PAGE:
DATA PRIVACY PROTECTION ACT
Statute of limitations
Angela Shambour, a former law enforcement officer, discovered through a 2013 audit that her driver’s license had been accessed 59 times between 2003 and 2011. In 2014, she sued various Minnesota individuals, cities, counties, and law enforcement entities for numerous alleged violations of the Data Privacy Protection Act (DPPA). The DPPA restricts the use and distribution of personal information contained in motor vehicle records to 14 authorized purposes, including some law enforcement purposes. Shambour claimed that there was no authorized purpose for accessing her personal information and that individuals had viewed her information out of romantic attraction or curiosity about the changes in her appearance since her time as a law enforcement officer.
The federal district court dismissed many of Shambour’s claims as time-barred under the DPPA’s four-year statute of limitations. Shambour appealed, claiming the district court had incorrectly applied the statute of limitations. Shambour argued that the limitations period did not start to run until she discovered the unlawful accesses of her personal information. The 8th U.S. Circuit Court of Appeals affirmed the district court’s decision and held that the DPPA’s limitations period begins to run when an unlawful access occurs, not when it is discovered. Shambour v. Carver County, No. 16-1425 (8th Cir. Sept. 25, 2017) (unpublished opinion).
The City of Woodbury conditions its approval of subdivision applications on the applicant’s payment of a negotiated fee, called a major roadway assessment (MRA). MRA fees are used to fund construction of streets and other infrastructure needed to support a proposed subdivision, regardless of whether that infrastructure is located inside or outside the subdivision’s boundaries. Martin M. Harstad, a developer, sued the city, seeking a declaration that it does not have authority to require payment of MRA fees. Harstad also claimed that the city’s MRA requirement resulted in a regulatory taking and that his subdivision application was automatically approved because the city had failed to deny it within the time allowed in state statutes.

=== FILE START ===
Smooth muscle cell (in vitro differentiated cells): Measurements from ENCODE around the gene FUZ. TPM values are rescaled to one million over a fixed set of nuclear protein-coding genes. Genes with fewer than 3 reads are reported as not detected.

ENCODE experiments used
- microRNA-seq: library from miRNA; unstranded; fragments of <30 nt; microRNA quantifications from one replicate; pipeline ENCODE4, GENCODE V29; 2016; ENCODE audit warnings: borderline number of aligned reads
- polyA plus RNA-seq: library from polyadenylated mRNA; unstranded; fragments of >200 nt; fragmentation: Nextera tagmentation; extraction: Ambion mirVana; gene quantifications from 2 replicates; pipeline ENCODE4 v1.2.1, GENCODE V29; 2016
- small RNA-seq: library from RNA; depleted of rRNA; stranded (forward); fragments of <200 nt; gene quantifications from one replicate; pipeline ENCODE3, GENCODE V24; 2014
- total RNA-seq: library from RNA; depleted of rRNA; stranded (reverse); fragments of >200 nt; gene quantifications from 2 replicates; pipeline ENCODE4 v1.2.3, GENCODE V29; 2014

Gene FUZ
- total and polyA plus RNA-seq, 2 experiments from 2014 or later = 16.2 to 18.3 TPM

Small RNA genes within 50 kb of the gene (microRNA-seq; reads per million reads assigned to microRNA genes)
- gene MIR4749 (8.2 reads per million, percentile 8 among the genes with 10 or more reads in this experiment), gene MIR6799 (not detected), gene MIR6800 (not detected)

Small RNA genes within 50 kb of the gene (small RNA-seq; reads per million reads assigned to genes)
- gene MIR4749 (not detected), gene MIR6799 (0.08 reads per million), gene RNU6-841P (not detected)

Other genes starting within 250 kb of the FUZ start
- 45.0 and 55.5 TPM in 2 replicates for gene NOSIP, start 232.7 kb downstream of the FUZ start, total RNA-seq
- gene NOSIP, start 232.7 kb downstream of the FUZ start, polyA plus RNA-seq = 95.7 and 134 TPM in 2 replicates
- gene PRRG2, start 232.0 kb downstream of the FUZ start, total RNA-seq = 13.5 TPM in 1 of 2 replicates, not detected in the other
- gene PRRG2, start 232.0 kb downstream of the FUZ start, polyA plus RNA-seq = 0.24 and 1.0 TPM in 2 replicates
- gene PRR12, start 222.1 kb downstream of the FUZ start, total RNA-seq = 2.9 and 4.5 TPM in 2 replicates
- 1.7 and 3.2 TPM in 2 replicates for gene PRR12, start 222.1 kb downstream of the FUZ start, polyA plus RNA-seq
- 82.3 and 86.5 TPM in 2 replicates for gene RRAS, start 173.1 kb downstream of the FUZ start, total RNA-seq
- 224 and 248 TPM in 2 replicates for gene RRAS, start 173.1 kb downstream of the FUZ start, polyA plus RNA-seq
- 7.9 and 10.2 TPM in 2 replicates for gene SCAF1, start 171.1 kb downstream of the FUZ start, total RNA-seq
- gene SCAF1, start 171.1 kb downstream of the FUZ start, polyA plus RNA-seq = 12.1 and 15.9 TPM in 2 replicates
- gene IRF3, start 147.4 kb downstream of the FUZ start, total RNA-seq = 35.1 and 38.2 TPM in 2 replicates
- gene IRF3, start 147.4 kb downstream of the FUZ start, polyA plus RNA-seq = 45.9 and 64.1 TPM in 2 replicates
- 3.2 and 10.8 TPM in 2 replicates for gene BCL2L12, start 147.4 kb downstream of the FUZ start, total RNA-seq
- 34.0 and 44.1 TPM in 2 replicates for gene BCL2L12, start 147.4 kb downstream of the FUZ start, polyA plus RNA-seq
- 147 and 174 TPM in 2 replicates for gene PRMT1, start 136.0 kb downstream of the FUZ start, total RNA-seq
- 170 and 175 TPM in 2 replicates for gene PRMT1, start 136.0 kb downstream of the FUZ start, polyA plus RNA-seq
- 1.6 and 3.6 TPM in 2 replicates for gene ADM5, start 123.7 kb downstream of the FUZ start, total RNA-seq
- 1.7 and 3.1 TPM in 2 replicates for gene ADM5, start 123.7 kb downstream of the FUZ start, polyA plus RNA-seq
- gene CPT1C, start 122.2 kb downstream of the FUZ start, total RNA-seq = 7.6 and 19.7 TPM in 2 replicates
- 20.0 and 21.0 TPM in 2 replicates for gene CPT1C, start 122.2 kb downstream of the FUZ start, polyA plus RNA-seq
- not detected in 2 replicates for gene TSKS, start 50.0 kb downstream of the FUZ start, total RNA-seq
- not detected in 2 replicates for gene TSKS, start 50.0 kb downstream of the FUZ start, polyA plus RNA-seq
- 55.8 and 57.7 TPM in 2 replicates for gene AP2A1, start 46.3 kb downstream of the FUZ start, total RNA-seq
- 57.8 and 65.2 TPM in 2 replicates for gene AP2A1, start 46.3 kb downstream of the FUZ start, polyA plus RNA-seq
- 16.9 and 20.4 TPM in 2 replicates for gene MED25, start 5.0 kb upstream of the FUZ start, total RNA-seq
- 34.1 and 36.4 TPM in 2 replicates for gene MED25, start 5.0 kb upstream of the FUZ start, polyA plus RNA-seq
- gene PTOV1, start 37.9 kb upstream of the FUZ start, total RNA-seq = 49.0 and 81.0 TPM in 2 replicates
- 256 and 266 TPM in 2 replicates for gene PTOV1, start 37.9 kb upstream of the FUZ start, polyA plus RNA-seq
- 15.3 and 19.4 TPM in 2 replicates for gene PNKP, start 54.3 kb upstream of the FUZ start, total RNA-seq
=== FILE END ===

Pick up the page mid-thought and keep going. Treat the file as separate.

The city argued that the subdivision statute, Minnesota Statutes, section 462.358, subdivision 2a, provides cities with authority to require the payment of an infrastructure fee, like the MRA. The city also argued that Harstad’s other claims must be dismissed because the city never imposed an MRA fee on Harstad and because Harstad’s subdivision application was incomplete.